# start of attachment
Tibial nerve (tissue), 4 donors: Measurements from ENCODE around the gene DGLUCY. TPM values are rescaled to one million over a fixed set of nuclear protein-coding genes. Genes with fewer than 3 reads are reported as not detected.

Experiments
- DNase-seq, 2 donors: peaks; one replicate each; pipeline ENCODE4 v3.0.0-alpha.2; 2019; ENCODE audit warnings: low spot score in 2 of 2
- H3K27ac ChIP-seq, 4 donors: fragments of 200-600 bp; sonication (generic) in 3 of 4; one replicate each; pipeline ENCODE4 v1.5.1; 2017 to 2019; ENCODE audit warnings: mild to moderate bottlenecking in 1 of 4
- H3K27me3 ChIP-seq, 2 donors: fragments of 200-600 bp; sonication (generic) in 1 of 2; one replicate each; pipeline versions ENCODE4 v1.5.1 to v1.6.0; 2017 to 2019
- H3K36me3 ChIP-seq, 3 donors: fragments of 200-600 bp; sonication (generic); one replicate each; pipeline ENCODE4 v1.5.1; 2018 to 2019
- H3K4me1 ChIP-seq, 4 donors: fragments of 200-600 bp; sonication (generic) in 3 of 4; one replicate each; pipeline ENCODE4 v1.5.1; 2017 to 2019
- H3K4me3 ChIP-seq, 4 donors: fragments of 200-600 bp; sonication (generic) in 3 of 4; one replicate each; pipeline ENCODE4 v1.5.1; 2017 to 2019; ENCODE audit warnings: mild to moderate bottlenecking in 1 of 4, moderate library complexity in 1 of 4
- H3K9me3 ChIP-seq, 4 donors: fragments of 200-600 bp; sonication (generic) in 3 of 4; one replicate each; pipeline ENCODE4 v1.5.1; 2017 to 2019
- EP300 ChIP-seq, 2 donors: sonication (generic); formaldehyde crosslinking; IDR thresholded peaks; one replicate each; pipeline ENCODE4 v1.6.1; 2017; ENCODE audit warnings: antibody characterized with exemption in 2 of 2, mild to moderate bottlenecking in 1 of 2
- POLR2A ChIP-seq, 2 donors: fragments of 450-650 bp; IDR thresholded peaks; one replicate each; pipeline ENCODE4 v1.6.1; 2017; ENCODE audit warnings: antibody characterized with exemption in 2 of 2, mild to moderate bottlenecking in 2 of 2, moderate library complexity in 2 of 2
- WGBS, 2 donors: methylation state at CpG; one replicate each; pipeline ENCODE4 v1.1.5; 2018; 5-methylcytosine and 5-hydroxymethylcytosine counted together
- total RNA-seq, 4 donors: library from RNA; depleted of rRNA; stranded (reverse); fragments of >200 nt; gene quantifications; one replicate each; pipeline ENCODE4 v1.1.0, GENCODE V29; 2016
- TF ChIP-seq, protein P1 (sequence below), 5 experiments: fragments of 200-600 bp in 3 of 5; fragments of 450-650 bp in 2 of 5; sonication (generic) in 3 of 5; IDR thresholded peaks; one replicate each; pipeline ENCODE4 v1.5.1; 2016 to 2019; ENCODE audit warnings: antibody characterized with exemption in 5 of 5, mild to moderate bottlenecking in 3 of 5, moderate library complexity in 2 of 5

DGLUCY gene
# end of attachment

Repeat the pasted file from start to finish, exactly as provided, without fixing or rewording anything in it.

Tibial nerve (tissue), 4 donors: Measurements from ENCODE around the gene DGLUCY. TPM values are rescaled to one million over a fixed set of nuclear protein-coding genes. Genes with fewer than 3 reads are reported as not detected.

Experiments
- DNase-seq, 2 donors: peaks; one replicate each; pipeline ENCODE4 v3.0.0-alpha.2; 2019; ENCODE audit warnings: low spot score in 2 of 2
- H3K27ac ChIP-seq, 4 donors: fragments of 200-600 bp; sonication (generic) in 3 of 4; one replicate each; pipeline ENCODE4 v1.5.1; 2017 to 2019; ENCODE audit warnings: mild to moderate bottlenecking in 1 of 4
- H3K27me3 ChIP-seq, 2 donors: fragments of 200-600 bp; sonication (generic) in 1 of 2; one replicate each; pipeline versions ENCODE4 v1.5.1 to v1.6.0; 2017 to 2019
- H3K36me3 ChIP-seq, 3 donors: fragments of 200-600 bp; sonication (generic); one replicate each; pipeline ENCODE4 v1.5.1; 2018 to 2019
- H3K4me1 ChIP-seq, 4 donors: fragments of 200-600 bp; sonication (generic) in 3 of 4; one replicate each; pipeline ENCODE4 v1.5.1; 2017 to 2019
- H3K4me3 ChIP-seq, 4 donors: fragments of 200-600 bp; sonication (generic) in 3 of 4; one replicate each; pipeline ENCODE4 v1.5.1; 2017 to 2019; ENCODE audit warnings: mild to moderate bottlenecking in 1 of 4, moderate library complexity in 1 of 4
- H3K9me3 ChIP-seq, 4 donors: fragments of 200-600 bp; sonication (generic) in 3 of 4; one replicate each; pipeline ENCODE4 v1.5.1; 2017 to 2019
- EP300 ChIP-seq, 2 donors: sonication (generic); formaldehyde crosslinking; IDR thresholded peaks; one replicate each; pipeline ENCODE4 v1.6.1; 2017; ENCODE audit warnings: antibody characterized with exemption in 2 of 2, mild to moderate bottlenecking in 1 of 2
- POLR2A ChIP-seq, 2 donors: fragments of 450-650 bp; IDR thresholded peaks; one replicate each; pipeline ENCODE4 v1.6.1; 2017; ENCODE audit warnings: antibody characterized with exemption in 2 of 2, mild to moderate bottlenecking in 2 of 2, moderate library complexity in 2 of 2
- WGBS, 2 donors: methylation state at CpG; one replicate each; pipeline ENCODE4 v1.1.5; 2018; 5-methylcytosine and 5-hydroxymethylcytosine counted together
- total RNA-seq, 4 donors: library from RNA; depleted of rRNA; stranded (reverse); fragments of >200 nt; gene quantifications; one replicate each; pipeline ENCODE4 v1.1.0, GENCODE V29; 2016
- TF ChIP-seq, protein P1 (sequence below), 5 experiments: fragments of 200-600 bp in 3 of 5; fragments of 450-650 bp in 2 of 5; sonication (generic) in 3 of 5; IDR thresholded peaks; one replicate each; pipeline ENCODE4 v1.5.1; 2016 to 2019; ENCODE audit warnings: antibody characterized with exemption in 5 of 5, mild to moderate bottlenecking in 3 of 5, moderate library complexity in 2 of 5

DGLUCY gene